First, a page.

Basic Invariant Needs
Aside from the unique needs of each specific country to cope with its hydro-meteorological hazards, their NMHSs, generally speaking, are likely to have common (similar) basic needs to fulfill their core operational responsibilities to their societies.
Those common basic needs will likely vary to some degree from one country’s perspective to another, leaving it up to each NMHS to determine the degree of its country’s readiness to effectively cope with El Niño and its consequences. From the World Bank’s perspective, the NMHS assists not only in providing forecasts of varying weather on different time scales (days to months) but it is also central to the country’s economic development prospects by not only advising, but also serving the needs of different economic sectors. For example, an NMHS is expected to provide data that is required by various agencies and socioeconomic sectors for the purpose of their growth, development and sustainable well-being. As Tsirkunov and Hancock (n.d.) noted, “There has been a growing understanding at the [World] Bank that NMHSs comprise an important, self-standing public sector that generates data critically important for public safety [emphasis added] and economic development, an appropriate primary target of support from international financial institutions.”
According to Rogers and Tsirkunov (2013), commenting on the modernization of NMHSs, “Large-Scale Modernization programs should typically include three components: (1) “Institutional strengthening, capacity building, and implementation support; (2) Modernization of observation infrastructure and forecasting; (3) Enhancement of service delivery system.”
- “Strengthening NMHSs’ legal and regulatory frameworks; improving their institutional performance as the main provider of weather, climate and hydrological information for the country; building the capacity of personnel and management; ensuring operability of future networks and supporting project implementation….”
- “Modernizing the NMHSs’ observation networks and communications and information and communications technology (ICT) systems, improving the meteorological and hydrological forecasting systems, and refurbishing offices and facilities.”
- “Such enhancement involves creating or strengthening the public weather services, climate services, and hydrological services and developing new information and value-added products for vulnerable communities and the main meteorology- and hydrology-dependent sectors.”
- “This component should include developing a national framework for climate services, considered within the context of the Global Framework for Climate Services (GFCS).”
It becomes quite clear that #4, the GFCS, requires the involvement of staff within an NMHS whose experiences and expertise are rooted in the social sciences.
Thus, crosscutting general invariant needs can be identified across all NMHSs. Unique needs of an NMHS (NMS or NHS) must also be identified and tailored to cope with each country’s specific hazards. Having done so a country’s list of its core (basic) invariant needs can be evaluated with whether those identified needs are being met in the real world.
Efforts to modernize the US National Weather Service (NWS) have been called for and then embarked on over the past couple decades. In 2012 a published National Academy of Sciences report reviewed efforts undertaken toward the modernization and reconstruction of the US NWS. A study of this report could provide instructive input into modernization efforts because it noted successes and shortcomings in its decades-long modernization effort. It showed that even a well-to-do, resources-rich country encountered constraints in meeting its basic invariant needs to serve society.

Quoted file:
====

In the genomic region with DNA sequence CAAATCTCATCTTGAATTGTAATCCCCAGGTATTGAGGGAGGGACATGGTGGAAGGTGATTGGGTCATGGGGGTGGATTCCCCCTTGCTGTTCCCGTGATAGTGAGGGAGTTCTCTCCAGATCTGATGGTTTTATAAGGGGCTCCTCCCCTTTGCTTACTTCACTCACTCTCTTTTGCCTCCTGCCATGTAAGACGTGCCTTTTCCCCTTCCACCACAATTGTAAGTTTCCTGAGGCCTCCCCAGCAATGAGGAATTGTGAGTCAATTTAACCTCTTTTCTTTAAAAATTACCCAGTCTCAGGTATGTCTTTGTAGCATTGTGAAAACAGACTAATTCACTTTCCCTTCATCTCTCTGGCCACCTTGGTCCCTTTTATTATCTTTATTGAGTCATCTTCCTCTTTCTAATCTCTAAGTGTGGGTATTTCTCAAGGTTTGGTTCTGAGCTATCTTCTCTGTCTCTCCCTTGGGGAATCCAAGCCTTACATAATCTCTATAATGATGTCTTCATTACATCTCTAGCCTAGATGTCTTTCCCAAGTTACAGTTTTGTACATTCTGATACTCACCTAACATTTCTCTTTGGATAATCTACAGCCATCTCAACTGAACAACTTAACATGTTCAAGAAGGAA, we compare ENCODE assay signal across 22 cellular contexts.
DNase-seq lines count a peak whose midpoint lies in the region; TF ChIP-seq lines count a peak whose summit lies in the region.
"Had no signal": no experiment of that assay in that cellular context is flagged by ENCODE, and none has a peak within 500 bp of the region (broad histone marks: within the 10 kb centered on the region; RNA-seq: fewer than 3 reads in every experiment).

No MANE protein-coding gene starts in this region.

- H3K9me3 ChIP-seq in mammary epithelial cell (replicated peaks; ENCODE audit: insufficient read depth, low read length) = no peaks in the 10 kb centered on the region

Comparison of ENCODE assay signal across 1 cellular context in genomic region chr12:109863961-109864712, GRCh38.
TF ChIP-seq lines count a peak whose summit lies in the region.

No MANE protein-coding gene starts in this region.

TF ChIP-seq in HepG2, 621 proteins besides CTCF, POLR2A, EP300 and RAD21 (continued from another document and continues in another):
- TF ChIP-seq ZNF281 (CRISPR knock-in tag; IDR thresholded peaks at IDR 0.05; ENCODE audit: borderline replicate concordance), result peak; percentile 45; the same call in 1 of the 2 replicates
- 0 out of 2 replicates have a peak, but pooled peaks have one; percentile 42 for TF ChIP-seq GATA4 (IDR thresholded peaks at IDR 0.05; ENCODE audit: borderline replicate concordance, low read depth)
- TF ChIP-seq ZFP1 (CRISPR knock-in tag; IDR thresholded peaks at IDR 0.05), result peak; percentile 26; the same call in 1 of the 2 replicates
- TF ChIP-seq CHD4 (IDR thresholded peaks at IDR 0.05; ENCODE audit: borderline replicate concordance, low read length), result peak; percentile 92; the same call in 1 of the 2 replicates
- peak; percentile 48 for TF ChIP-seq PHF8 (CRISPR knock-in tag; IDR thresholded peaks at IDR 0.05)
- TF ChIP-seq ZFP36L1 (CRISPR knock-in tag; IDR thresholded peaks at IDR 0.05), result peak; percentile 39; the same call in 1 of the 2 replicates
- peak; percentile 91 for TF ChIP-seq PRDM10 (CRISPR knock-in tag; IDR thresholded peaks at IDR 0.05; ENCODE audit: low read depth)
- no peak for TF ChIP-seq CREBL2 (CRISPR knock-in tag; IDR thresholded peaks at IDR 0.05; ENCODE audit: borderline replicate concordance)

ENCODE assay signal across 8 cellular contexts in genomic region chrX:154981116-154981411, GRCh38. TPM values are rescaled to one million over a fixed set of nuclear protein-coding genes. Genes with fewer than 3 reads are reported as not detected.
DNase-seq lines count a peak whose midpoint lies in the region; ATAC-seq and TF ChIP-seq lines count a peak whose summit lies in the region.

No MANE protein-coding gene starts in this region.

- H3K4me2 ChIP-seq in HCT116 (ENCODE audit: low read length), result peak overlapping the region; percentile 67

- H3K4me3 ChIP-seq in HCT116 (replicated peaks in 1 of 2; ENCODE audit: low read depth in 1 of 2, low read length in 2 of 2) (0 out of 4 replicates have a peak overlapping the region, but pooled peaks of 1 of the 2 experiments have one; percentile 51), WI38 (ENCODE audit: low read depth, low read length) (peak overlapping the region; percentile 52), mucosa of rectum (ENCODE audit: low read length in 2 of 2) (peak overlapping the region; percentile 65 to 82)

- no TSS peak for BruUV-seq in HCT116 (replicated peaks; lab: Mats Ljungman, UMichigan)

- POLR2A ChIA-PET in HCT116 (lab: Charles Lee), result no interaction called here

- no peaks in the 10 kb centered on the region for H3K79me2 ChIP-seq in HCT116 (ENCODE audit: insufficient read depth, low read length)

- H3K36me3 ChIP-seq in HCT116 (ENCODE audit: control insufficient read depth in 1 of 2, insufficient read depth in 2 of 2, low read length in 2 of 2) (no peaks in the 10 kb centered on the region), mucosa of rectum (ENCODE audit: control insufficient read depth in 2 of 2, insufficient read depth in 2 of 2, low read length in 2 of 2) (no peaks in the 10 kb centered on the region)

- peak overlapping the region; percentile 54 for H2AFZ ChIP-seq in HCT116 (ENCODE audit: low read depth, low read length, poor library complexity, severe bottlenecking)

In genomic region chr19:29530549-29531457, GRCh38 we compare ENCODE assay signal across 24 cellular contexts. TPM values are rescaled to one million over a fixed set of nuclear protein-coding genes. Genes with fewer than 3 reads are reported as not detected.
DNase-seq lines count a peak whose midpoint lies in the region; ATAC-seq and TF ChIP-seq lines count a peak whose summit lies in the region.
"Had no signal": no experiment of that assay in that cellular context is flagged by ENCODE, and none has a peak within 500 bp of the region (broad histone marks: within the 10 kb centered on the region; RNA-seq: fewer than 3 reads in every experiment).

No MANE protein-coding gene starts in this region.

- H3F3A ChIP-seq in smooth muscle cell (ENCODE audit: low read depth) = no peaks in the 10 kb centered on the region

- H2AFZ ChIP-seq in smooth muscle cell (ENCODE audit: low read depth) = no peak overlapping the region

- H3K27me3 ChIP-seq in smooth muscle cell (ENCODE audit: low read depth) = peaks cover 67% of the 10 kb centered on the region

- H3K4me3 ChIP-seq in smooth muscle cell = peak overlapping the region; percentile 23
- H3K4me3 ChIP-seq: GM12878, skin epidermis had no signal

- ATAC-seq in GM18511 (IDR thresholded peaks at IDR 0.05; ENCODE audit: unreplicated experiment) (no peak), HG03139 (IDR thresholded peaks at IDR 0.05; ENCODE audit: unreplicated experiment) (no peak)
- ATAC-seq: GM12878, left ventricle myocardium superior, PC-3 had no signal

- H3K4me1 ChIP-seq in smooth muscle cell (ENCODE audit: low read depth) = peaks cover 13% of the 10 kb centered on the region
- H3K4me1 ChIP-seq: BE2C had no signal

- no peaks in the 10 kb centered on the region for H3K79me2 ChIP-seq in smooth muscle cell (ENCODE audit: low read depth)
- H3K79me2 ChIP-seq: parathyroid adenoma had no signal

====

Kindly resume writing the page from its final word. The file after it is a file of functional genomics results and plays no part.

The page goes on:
The following list was drawn from the Lessons Learned section (Chapter 5) of that NAS report. The list is meant to be illustrative and not definitive of what might generally be needed by an NMHS to work toward developing an El Niño ready nation. “The fact that they [lessons] are common makes it even more important that they be considered in future planning” (NAS, MAR, 2012, p. 73).
- To improve forecasts
- To improve outreach
- To improve coordination
- To provide new and timely data and information to “field forecasters”
- To provide more accurate and timely warning services
- To be able to use technological improvements
- To provide a more realistic detection and prediction of severe weather and flooding
- To operationally realize a prediction warning program focusing on mesoscale meteorology and hydrology
- To increase the scientific and technical capabilities of the workforce
- To strengthen the cooperation with the mass media, universities, research communities and private sector
- To replace obsolete technical systems
- To enhance user acceptability
- To enrich the “service culture of NMHSs”
- To increase the educational level of the workforce to keep pace with new science, technology and changes in user needs over time
- To improve NMHS’s understanding of users’ needs
Do the NMHSs have the tools (technology, personnel, expertise and institutional culture etc.) to meet those basic needs in order for each one to fulfill its responsibilities to its society? Do they have as yet the “absorptive” capacity to use the advanced technologies and techniques to effectively meet at least those essential needs? A checklist of explicit, all-encompassing needs by an NMHS can provide the needed capacity to create an El Niño Ready Nation. It would be best for the NMHSs (and NMSs and NHSs) to identify their own basic needs. From those we can identify the truly basic invariant needs of all such national services.
This section of a proposed El Nino Ready Nations (ENRNs) website draws heavily on the reports of the World Bank Group’s Global Fund for Disaster Risk Reduction (GFDRR) and of the WMO. In fact the book by Rogers and Tsirkunov (2013) entitled “Weather and Climate Resilience: Effective Preparedness through National Meteorological and Hydrological Services” provides a lot of information about the state and needs of NMHSs in order to bring their services to societies up to early 21st century standards. The opening statement of this book succunctly captures the GFDRR/WMO concern about NMHSs today and the need for modernization efforts in the future.